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CFTC: Shale oil boom driving decline in long-term hedging of crude oil purchases

The growth of U.S. shale oil production is the primary factor driving long-term hedgers out of the world's most liquid crude oil futures market, according to a Sept. 6 report by the U.S. Commodity Futures Trading Commission.

According to the report, overall open interest, or the number of open futures contracts, for the New York Mercantile Exchange's Light Sweet Crude Oil futures contract, remains robust. But open interest volume for contracts expiring five or more years in the future fell from a peak of 46,158 contracts in 2008, representing 46.2 million barrels of oil, to 481 contracts, or 481,000 bbl on March 29, 2018.

Oil producers told CFTC Market Intelligence Branch Division of Market Oversight staff the growth of tight oil field's share in their portfolio of assets had reduced their need to hedge physical sales of crude oil more than three years into the future, noting that they extract most oil from each tight oil well drilled within 18 to 24 months.

"As the percentage of oil-producing assets that come from tight oil fields increases, the less oil these firms have to sell three plus years from today," the report said.

Oil producers also told DMO staff that tight oil production gives them greater operational flexibility, allowing them to throttle production in response to oil prices, while conventional oil wells produce a steady flow of oil that requires the producer to sell the oil at prevailing market prices, increasing the need to hedge further along the curve.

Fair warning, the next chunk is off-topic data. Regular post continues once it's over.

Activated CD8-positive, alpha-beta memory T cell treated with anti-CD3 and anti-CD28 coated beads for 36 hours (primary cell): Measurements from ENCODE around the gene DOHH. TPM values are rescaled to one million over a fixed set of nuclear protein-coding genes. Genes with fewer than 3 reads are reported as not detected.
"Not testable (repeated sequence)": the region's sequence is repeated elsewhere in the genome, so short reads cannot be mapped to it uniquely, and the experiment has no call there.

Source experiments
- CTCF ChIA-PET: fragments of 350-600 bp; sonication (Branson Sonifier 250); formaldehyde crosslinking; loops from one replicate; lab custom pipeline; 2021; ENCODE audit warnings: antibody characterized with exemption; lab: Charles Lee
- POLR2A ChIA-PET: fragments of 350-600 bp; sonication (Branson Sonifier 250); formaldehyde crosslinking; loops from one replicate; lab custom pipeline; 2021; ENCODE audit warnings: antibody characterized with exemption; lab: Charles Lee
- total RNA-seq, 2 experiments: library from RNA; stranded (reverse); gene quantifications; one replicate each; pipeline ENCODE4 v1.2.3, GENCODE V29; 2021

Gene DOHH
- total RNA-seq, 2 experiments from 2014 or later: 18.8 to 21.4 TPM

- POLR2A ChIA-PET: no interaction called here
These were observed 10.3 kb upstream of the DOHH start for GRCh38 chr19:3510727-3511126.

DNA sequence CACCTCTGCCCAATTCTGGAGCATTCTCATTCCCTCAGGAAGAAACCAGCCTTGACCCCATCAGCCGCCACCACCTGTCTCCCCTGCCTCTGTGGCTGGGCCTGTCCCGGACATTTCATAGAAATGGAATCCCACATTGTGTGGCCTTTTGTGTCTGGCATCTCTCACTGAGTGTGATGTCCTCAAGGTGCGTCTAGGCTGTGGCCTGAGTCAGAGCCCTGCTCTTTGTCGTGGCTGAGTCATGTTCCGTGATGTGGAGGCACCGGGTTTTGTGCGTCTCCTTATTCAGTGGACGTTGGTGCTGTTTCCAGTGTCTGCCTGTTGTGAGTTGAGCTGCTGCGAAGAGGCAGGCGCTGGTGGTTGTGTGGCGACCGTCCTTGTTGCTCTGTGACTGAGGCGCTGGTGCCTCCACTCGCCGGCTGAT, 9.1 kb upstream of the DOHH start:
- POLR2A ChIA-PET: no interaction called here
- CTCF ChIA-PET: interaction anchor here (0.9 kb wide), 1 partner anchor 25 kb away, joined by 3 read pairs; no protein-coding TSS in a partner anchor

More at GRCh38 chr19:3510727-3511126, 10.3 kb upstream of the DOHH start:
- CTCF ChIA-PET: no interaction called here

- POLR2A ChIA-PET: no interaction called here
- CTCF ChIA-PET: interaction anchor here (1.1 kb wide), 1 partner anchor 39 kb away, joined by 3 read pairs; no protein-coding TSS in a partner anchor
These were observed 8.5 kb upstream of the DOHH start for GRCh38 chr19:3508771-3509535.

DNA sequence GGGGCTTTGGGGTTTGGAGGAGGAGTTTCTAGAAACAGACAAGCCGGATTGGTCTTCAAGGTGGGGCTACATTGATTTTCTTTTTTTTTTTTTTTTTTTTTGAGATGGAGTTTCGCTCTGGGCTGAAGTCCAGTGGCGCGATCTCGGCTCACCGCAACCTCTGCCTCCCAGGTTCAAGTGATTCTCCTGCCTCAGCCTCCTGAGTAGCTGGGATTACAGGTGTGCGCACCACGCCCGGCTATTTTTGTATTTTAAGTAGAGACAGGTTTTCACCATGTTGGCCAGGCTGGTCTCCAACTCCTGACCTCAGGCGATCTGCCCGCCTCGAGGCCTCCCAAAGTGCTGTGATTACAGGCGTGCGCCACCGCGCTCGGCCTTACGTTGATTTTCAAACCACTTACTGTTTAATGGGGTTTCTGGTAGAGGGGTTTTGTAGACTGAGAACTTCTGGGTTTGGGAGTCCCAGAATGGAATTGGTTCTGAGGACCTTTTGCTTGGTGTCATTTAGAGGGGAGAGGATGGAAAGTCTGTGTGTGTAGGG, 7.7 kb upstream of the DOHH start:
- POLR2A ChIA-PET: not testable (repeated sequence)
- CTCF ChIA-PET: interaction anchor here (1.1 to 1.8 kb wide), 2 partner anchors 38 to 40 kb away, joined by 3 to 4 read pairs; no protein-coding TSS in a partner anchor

"Firms involved in sourcing barrels of crude for clients told DMO staff that this degree of flexibility has introduced a degree of uncertainty into their ability to carry out sourcing agreements beyond three years," the report said.

Swap dealers acknowledged to the CFTC that they had fewer clients "looking for exposure in the back end of the curve," but told DMO staff that "the costs associated with holding and managing [a long-term position] have caused some clients to balk at the cost of establishing a position further down the curve."

Following recent technological advances in oil extraction, fewer market participants hold the belief that oil production has peaked, reducing the number of speculators looking to hold crude oil futures contracts in the hopes they will appreciate in value, according to the report.

"While non-financial entities who are willing to take a speculative interest in crude markets remain free to do so, changes in financial regulations have been made to severely limit, if not outright prohibit, proprietary trading by financial institutions, which accounted for some of the liquidity on the back end of the oil futures curve prior to the shale boom," the report said.